Elite Religious Centre Steeped in the History of Judaism
ToGreen, The Independent (London, England)
Founded in 1924 by Abraham Isaac Kook, the first chief rabbi of what was still Palestine, the Mercaz Harav yeshiva - or seminary - was always intended to be a centre of religious study based strictly on the Torah, part of the Hebrew Bible on which the Jewish faith is based.
But the flagship seminary, situated in the Kiryat Moshe region of the largely Jewish west Jerusalem, was also set up as a breeding ground for loyalists to the state of Israel, and - with a teaching emphasis on the Jewish people's claim to the land of Israel - it is associated with the controversial settler movement in the West Bank.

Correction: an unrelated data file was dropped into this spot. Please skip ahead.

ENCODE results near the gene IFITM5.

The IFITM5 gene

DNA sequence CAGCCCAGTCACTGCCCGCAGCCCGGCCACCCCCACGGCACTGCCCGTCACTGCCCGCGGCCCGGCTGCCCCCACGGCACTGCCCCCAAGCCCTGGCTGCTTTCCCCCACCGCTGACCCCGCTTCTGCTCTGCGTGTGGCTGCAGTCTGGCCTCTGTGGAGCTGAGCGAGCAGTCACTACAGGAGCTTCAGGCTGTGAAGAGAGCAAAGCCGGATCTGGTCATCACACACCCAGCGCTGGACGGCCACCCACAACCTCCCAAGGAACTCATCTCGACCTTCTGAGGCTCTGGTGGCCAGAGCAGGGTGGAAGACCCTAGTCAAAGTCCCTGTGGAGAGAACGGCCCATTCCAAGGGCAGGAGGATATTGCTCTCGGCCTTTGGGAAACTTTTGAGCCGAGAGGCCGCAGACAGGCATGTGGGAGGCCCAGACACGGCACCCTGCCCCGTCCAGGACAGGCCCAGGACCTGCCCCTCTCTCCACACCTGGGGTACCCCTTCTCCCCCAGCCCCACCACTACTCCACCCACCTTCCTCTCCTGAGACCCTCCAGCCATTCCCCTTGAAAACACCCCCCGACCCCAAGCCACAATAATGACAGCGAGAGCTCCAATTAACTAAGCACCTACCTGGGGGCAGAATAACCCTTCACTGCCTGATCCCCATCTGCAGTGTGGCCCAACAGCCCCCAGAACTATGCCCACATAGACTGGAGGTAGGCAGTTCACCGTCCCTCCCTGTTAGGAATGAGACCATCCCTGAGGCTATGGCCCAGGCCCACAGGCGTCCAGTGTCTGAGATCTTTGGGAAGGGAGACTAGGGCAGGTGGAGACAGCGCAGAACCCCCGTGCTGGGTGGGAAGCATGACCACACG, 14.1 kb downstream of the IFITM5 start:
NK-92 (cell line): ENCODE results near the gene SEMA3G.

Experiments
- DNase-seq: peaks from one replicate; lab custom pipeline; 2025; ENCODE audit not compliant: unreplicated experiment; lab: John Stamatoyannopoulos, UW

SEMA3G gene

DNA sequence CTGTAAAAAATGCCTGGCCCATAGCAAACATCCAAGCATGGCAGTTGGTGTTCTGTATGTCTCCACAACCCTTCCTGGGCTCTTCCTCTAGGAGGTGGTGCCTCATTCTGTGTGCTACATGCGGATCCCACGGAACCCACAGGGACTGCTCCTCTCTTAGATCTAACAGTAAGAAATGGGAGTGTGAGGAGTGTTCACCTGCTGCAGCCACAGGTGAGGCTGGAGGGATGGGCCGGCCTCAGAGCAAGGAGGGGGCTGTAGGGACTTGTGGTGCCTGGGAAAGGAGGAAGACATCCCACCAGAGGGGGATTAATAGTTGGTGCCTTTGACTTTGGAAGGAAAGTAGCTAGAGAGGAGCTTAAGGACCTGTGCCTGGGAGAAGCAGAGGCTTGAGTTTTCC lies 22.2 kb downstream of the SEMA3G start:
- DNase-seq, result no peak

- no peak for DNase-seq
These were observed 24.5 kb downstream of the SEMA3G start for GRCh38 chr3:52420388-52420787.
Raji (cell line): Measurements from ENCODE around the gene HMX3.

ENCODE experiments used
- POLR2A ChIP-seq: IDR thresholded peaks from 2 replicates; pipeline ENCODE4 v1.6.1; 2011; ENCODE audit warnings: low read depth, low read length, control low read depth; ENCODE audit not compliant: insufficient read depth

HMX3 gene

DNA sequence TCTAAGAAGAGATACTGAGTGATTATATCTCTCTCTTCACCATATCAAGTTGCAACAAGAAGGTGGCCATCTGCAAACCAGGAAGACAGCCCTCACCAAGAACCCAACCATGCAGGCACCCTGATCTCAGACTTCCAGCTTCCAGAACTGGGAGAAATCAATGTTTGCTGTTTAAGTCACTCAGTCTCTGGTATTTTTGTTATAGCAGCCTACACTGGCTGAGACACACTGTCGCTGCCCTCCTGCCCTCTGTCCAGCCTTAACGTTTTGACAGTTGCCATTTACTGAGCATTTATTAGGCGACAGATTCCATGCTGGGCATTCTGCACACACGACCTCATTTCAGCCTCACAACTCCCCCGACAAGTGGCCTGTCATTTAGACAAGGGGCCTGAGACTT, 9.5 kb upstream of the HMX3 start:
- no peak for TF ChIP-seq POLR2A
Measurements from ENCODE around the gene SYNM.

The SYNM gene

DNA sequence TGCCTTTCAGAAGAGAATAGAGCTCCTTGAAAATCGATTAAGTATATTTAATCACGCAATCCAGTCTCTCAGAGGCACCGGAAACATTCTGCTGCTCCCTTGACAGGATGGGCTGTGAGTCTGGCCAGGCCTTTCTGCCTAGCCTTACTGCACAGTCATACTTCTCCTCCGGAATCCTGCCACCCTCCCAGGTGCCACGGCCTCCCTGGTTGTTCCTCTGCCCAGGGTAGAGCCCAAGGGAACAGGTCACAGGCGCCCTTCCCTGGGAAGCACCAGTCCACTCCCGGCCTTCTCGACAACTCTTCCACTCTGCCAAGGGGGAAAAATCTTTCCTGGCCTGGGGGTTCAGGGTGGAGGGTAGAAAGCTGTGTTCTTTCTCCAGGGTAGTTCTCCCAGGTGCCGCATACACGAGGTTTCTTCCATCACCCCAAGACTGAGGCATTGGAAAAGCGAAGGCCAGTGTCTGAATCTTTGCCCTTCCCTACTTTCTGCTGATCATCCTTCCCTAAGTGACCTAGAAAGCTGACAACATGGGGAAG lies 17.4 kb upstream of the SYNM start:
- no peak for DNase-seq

The Mercaz Harav seminary's website says its founding purpose was "to raise up and educate scholars and leaders in Israel, filled with a deep love of their fellow Jew, and imbued with the love of the Torah and the love of the Land of Israel."
A number of graduates of the seminary serve as judges and rabbis in cities and settlements across Israel, as well as within the corps of the defence forces.
Today, with about 500 students - boys and girls - in the yeshiva, and 200 in the kollel, for graduate students, Mercaz Harav is one of the largest institutions of its type in Israel. Its ethos is that of a religious camp, and it is run by former pupils of the yeshiva or those who specifically seek spirituality from the centre. …